Christopher Chang - Kinetic Modeling and Exploratory Numerical Simulation of Chloroplastic Starch Degradation

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      Publication Details (including relevant citation   information):

      A Nag, M Lunacek, PA Graf & CH Chang (2011) BMC Sys.   Biol. 5: 94



      Higher plants and algae are able to fix atmospheric carbon   dioxide through photosynthesis and store this fixed carbon in   large quantities as starch, which can be hydrolyzed into sugars   serving as feedstock for fermentation to biofuels and precursors.   Rational engineering of carbon flow in plant cells requires a   greater understanding of how starch breakdown fluxes respond to   variations in enzyme concentrations, kinetic parameters, and   metabolite concentrations. We have therefore developed and   simulated a detailed kinetic ordinary differential equation model   of the degradation pathways for starch synthesized in plants and   green algae, which to our knowledge is the most complete such   model reported to date.


      Simulation with 9 internal metabolites and 8 external   metabolites, the concentrations of the latter fixed at reasonable   biochemical values, leads to a single reference solution showing   β-amylase activity to be the   rate-limiting step in carbon flow from starch degradation.   Additionally, the response coefficients for stromal glucose to   the glucose transporter kcat and KM are   substantial, whereas those for cytosolic glucose are not,   consistent with a kinetic bottleneck due to transport. Response   coefficient norms show stromal maltopentaose and cytosolic   glucosylated arabinogalactan to be the most and least globally   sensitive metabolites, respectively, and β-amylase kcat and KM for   starch to be the kinetic parameters with the largest aggregate   effect on metabolite concentrations as a whole. The latter   kinetic parameters, together with those for glucose transport,   have the greatest effect on stromal glucose, which is a precursor   for biofuel synthetic pathways. Exploration of the steady-state   solution space with respect to concentrations of 6 external   metabolites and 8 dynamic metabolite concentrations show that   stromal metabolism is strongly coupled to starch levels, and that   transport between compartments serves to lower coupling between   metabolic subsystems in different compartments.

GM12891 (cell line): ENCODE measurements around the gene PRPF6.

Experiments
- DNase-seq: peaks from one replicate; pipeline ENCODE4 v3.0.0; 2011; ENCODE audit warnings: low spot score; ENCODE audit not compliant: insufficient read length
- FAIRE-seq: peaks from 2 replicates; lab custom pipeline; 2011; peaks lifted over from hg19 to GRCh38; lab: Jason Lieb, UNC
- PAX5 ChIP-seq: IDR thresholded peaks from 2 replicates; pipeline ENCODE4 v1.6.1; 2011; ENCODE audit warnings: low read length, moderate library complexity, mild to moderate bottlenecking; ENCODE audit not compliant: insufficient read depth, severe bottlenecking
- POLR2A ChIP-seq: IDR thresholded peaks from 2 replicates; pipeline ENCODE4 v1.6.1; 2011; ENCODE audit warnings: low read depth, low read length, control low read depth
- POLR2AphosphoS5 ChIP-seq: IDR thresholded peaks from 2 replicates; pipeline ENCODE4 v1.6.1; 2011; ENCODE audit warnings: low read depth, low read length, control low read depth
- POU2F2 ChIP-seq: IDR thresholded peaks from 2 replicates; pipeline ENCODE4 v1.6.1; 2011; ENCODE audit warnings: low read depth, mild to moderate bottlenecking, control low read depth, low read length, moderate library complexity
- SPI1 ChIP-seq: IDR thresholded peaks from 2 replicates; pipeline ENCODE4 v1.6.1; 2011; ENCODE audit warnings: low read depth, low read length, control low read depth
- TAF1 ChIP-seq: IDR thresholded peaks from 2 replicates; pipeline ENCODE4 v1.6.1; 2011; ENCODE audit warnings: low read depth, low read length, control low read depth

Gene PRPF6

We find that in the reference steady state, starch cleavage is   the most significant determinant of carbon flux, with turnover of   oligosaccharides playing a secondary role. Independence of   stationary point with respect to initial dynamic variable values   confirms a unique stationary point in the phase space of   dynamically varying concentrations of the model network. Stromal   maltooligosaccharide metabolism was highly coupled to the   available starch concentration. From the most highly converged   trajectories, distances between unique fixed points of phase   spaces show that cytosolic maltose levels depend on the total   concentrations of arabinogalactan and glucose present in the   cytosol. In addition, cellular compartmentalization serves to   dampen much, but not all, of the effects of one subnetwork on   another, such that kinetic modeling of single compartments would   likely capture most dynamics that are fast on the timescale of   the transport reactions.

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